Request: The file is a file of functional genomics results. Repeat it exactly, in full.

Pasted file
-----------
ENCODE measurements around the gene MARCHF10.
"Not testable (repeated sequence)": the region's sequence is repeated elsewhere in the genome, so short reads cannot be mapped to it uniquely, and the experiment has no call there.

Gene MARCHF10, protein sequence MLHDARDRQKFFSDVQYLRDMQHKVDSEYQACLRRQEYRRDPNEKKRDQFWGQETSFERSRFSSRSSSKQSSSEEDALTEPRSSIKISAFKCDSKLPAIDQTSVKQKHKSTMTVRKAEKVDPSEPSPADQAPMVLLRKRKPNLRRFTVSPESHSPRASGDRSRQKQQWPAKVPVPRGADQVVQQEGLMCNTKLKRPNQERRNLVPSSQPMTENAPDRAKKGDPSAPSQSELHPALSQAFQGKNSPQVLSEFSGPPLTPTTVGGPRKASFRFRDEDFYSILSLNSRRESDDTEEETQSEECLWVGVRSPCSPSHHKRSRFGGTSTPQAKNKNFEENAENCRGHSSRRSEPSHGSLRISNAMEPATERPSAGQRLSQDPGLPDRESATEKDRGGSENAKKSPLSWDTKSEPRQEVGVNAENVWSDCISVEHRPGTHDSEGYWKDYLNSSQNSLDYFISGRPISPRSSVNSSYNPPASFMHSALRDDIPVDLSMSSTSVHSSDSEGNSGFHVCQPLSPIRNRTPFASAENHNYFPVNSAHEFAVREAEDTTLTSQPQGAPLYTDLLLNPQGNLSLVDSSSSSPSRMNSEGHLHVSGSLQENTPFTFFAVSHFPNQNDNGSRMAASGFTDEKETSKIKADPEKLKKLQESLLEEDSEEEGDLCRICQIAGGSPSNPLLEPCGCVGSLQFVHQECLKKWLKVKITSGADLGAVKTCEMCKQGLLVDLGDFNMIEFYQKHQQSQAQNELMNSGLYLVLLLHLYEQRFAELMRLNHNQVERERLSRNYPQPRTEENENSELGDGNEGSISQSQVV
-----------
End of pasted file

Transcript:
ENCODE measurements around the gene MARCHF10.
"Not testable (repeated sequence)": the region's sequence is repeated elsewhere in the genome, so short reads cannot be mapped to it uniquely, and the experiment has no call there.

Gene MARCHF10, protein sequence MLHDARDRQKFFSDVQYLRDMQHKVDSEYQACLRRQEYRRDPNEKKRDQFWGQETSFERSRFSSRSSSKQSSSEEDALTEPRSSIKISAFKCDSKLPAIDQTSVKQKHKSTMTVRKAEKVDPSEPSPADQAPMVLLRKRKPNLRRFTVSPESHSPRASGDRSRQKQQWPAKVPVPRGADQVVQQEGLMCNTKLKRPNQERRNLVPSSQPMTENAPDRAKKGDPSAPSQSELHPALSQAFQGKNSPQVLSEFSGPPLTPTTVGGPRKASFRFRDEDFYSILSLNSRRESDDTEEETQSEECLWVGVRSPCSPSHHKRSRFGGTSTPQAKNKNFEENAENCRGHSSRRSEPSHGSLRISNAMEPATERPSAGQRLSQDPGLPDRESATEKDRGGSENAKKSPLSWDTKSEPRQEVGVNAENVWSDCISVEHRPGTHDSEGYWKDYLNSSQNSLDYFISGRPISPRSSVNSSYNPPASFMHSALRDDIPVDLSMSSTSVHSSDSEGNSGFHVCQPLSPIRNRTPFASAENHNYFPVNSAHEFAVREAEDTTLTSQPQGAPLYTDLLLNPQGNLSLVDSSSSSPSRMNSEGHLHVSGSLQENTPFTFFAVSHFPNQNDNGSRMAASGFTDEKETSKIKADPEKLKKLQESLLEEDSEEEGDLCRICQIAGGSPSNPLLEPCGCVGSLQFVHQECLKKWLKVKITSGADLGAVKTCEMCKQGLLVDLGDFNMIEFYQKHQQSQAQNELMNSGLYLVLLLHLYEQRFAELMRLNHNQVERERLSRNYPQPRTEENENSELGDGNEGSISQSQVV